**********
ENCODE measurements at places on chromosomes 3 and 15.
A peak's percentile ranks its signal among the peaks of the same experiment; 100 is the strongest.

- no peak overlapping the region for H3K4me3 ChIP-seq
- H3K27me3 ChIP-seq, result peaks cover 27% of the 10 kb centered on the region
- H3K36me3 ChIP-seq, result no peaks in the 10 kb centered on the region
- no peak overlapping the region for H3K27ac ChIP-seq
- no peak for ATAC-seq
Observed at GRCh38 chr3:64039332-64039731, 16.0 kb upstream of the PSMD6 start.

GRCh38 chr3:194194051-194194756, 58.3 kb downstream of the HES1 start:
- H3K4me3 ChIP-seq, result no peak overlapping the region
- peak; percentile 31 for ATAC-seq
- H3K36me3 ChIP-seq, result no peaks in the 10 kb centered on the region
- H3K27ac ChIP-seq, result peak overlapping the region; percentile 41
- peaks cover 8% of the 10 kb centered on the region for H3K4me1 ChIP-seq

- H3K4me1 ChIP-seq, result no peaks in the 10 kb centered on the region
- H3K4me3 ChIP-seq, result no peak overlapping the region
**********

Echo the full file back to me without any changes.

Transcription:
ENCODE measurements at places on chromosomes 3 and 15.
A peak's percentile ranks its signal among the peaks of the same experiment; 100 is the strongest.

- no peak overlapping the region for H3K4me3 ChIP-seq
- H3K27me3 ChIP-seq, result peaks cover 27% of the 10 kb centered on the region
- H3K36me3 ChIP-seq, result no peaks in the 10 kb centered on the region
- no peak overlapping the region for H3K27ac ChIP-seq
- no peak for ATAC-seq
Observed at GRCh38 chr3:64039332-64039731, 16.0 kb upstream of the PSMD6 start.

GRCh38 chr3:194194051-194194756, 58.3 kb downstream of the HES1 start:
- H3K4me3 ChIP-seq, result no peak overlapping the region
- peak; percentile 31 for ATAC-seq
- H3K36me3 ChIP-seq, result no peaks in the 10 kb centered on the region
- H3K27ac ChIP-seq, result peak overlapping the region; percentile 41
- peaks cover 8% of the 10 kb centered on the region for H3K4me1 ChIP-seq

- H3K4me1 ChIP-seq, result no peaks in the 10 kb centered on the region
- H3K4me3 ChIP-seq, result no peak overlapping the region